Are Gel Manicures Going to Give Me Skin Cancer?

The procedure hardens nail polish using UV light—but not enough to do serious damage.

Chelsea Beck

Recently, I quit getting gel manicures. I pretended the reasons were virtuous, even ambitious— to save money, and maybe to become an Instagram-famous nail artist in my own right. I told myself the trendy no-makeup makeup look applies to nails, too, and bought a basically-clear polish that cost so much I can’t talk about it. But the real reason I abandoned my gel manicure habit in favor of self-righteousness was more or less the same reason I give up most unnecessary indulgences I once loved: I became convinced it would give me skin cancer, and worse.

It started with a women’s magazine story, and then another. To quote the latter: “We receive so many warnings about the dangers of sunbeds, but they're no different than the UV lighting we use to set our gel manicures.” Well, except of the amount of skin exposed. And the strength of the lights used. But I knew what the writer meant. Still, this wasn’t enough to scare me off. What got to me was the warning that UV-A radiation, like that used in gel manicures to harden the nail polish and thus make it less likely to chip, “cause(s) signs of premature aging like dark spots and wrinkles.” No bodily function causes me more useless anxiety than ‘premature aging,’ and I know I’m not alone, because I read women’s magazines, which are almost single-mindedly devoted to its prevention.

I stayed off the ‘cures for two full months before deciding to do some actual research, and then I reached out to Paolo Boffetta, the director of cancer prevention at Mount Sinai Hospital in New York. I spent several minutes of our interview trying to explain the way gel manicures work: Most will involve five to ten minutes of exposure to approximately 50 to 60 percent of the back side of the hand, and generally, you wouldn’t get this treatment done more than twice a month. Boffetta is very clear that heavy exposure to UV light does carry the potential to increase one’s risk for skin cancer, but gel manicures probably aren’t the place to worry about it. “Being exposed to such a low dose, for only a few minutes, on only a small percent of the total surface of the body — we don't have any data on that, because the risk would be so small that it would be almost impossible to detect it,” says Boffetta. We take a much greater risk every time we go outside on a sunny day. “Being outside on a very sunny day will make a much bigger difference, in terms of the amount of exposure people get compared to this sort of thing,” he adds. Among groups of people considered at-risk for skin cancer, gel manicure-getters are very low on the list — far below anyone who ever sunbathes, or lives in a sunny place, or works outdoors.

Additionally, the risk posed by UV light exposure is greater in adolescence. “'The risk with UV is largely with its ability to interact with the DNA,” he says. “That's why early exposure is more harmful than exposure later, because people who have this damage to the DNA done early on may accumulate more effects over time.”

Christina Chung, an associate professor of dermatology at Drexel University, also tells me that one’s age plays a role in assessing the risk posed by UV light exposure. Most (if not all) studies on the effects of UV radiation don’t control for their subjects’ previous sun exposure. This makes it very difficult to pick much smaller and less-frequent forms of exposure, like gel manicures, out of the noise. And because most people who get gel manicures are adults with many years of sun exposure already behind them, the real damage has probably already been done.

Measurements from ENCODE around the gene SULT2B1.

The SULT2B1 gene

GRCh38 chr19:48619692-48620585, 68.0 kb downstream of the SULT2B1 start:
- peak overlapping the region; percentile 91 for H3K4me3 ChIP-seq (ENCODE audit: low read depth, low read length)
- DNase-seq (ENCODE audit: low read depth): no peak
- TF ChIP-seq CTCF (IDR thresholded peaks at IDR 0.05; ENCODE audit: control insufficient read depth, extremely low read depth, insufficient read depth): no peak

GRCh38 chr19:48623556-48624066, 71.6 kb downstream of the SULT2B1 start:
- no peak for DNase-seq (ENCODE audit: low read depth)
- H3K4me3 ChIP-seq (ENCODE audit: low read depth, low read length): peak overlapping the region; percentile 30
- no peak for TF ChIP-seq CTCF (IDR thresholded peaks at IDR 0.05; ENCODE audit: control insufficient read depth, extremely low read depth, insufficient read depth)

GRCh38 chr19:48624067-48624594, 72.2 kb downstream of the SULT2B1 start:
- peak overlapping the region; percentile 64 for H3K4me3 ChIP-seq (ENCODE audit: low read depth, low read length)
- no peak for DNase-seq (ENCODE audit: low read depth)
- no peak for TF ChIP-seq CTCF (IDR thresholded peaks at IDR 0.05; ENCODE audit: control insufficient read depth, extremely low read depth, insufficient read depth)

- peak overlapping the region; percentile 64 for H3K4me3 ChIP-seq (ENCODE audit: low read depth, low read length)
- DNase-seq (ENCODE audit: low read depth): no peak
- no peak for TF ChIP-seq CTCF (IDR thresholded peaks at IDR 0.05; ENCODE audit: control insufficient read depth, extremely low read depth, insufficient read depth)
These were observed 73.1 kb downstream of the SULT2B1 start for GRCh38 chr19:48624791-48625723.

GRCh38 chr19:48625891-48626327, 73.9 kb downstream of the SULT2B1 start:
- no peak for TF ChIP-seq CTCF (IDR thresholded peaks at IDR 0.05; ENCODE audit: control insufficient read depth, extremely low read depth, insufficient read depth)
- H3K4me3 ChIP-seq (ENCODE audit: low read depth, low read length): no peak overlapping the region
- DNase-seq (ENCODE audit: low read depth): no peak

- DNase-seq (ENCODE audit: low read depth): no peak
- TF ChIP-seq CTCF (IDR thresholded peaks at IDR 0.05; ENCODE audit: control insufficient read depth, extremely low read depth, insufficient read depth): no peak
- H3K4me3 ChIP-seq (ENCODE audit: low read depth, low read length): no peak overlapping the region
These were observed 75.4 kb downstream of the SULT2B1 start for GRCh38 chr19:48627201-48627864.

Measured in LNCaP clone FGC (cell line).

That’s the bad news. The good news is that the professionals aren’t going to stop you from getting your nails done — in fact, light boxes similar to those used in nail salons are also used in dermatologists’ offices to treat a number of skin conditions, including psoriasis and eczema. While dermatologists’ light boxes use UV-B lighting and gel-curing boxes typically use UV-A, the former are typically much stronger, and are still considered quite safe. In fact, Chung tells me, “You'd have to do the weekly nail treatments for 250 years to have the same risk as a normal course of light box therapy provided by your dermatologist.” Of course, this information is based on mathematical modeling, so nobody can promise you that you for sure won’t get skin cancer from gel manicures, but the research suggests it is very, very, very unlikely. One’s exposure to UV-A light in the average gel manicure is simply too brief and too minimal. Says Chung: “If your skin isn’t changing color or turning red, the amount you're getting is probably very, very little.”

As for the more cosmetic concern of premature aging, Chung suggests wearing sunscreen to the nail salon, or even DIY-ing a pair of manicure-ready gloves. “You could just take white cotton gloves and chop off the fingertips,” she says. “They have a lot of dust-on powder sunscreens too, so you could easily have the manicurist brush your hands with that [before going under the light]. I would still recommend sunscreen if people are worried about the aging thing especially.”

This not to say that gel manicures are entirely without risk — they’re unquestionably hard on your nails, especially if you pick them off — but probably, the health risk they pose is no greater than their radiation-less sister, the normal manicure. Chung advises salon-goers to skip the cuticle-cutting (cuticles protect the skin around your nails from bacteria), and to bring your own tools if you’re worried about hygiene. Some places also offer LED lights in addition to UV-A to set gel manicures, and Chung suggests opting for those, if they’re available. And, as always, every day for the rest of your life: Wear sunscreen.